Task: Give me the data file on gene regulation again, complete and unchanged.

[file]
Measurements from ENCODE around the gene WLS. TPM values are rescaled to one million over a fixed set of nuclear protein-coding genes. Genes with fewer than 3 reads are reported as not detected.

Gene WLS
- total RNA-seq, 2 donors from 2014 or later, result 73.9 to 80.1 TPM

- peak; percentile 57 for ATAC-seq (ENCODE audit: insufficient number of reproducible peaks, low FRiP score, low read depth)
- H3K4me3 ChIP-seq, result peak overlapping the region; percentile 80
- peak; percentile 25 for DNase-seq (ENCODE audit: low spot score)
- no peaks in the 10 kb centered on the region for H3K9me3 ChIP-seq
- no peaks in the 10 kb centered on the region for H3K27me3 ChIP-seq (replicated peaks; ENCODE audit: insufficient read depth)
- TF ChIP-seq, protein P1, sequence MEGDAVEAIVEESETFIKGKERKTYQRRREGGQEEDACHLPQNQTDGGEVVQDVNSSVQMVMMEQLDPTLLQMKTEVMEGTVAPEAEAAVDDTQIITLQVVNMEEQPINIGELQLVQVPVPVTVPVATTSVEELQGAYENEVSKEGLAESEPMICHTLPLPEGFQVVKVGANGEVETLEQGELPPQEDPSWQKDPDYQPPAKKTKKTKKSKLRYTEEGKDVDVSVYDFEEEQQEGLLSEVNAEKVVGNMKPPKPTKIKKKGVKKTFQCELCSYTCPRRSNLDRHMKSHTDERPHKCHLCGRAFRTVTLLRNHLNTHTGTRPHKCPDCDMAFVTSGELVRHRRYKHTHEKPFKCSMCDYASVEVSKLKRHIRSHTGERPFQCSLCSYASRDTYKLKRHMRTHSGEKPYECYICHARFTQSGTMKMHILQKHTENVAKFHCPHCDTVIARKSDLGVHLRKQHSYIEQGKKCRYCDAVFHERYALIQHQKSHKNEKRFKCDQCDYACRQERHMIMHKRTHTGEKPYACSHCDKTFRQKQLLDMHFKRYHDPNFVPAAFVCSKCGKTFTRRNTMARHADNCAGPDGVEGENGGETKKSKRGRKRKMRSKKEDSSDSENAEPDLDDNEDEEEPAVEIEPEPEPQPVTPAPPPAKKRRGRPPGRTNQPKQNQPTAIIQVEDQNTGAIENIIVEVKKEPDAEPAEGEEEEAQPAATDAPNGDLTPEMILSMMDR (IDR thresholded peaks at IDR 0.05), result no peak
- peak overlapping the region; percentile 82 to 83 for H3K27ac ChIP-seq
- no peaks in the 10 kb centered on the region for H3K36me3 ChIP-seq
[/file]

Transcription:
Measurements from ENCODE around the gene WLS. TPM values are rescaled to one million over a fixed set of nuclear protein-coding genes. Genes with fewer than 3 reads are reported as not detected.

Gene WLS
- total RNA-seq, 2 donors from 2014 or later, result 73.9 to 80.1 TPM

- peak; percentile 57 for ATAC-seq (ENCODE audit: insufficient number of reproducible peaks, low FRiP score, low read depth)
- H3K4me3 ChIP-seq, result peak overlapping the region; percentile 80
- peak; percentile 25 for DNase-seq (ENCODE audit: low spot score)
- no peaks in the 10 kb centered on the region for H3K9me3 ChIP-seq
- no peaks in the 10 kb centered on the region for H3K27me3 ChIP-seq (replicated peaks; ENCODE audit: insufficient read depth)
- TF ChIP-seq, protein P1, sequence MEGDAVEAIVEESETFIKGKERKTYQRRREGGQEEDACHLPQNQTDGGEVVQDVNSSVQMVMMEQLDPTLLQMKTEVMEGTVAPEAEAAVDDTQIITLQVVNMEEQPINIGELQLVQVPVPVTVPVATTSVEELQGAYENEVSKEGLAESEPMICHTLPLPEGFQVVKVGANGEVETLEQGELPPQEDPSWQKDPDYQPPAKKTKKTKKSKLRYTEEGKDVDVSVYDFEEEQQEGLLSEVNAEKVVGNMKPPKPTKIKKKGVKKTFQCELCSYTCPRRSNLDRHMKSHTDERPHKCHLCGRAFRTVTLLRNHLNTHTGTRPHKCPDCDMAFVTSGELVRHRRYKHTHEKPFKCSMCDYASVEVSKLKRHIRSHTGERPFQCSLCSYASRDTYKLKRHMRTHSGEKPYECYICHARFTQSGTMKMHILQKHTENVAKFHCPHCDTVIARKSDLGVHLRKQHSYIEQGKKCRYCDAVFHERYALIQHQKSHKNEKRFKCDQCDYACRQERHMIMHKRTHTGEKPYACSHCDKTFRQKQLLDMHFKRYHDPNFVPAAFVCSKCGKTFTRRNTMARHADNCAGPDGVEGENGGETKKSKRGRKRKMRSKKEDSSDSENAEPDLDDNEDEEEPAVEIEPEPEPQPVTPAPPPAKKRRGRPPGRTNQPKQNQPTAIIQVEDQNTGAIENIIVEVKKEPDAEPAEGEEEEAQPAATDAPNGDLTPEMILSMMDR (IDR thresholded peaks at IDR 0.05), result no peak
- peak overlapping the region; percentile 82 to 83 for H3K27ac ChIP-seq
- no peaks in the 10 kb centered on the region for H3K36me3 ChIP-seq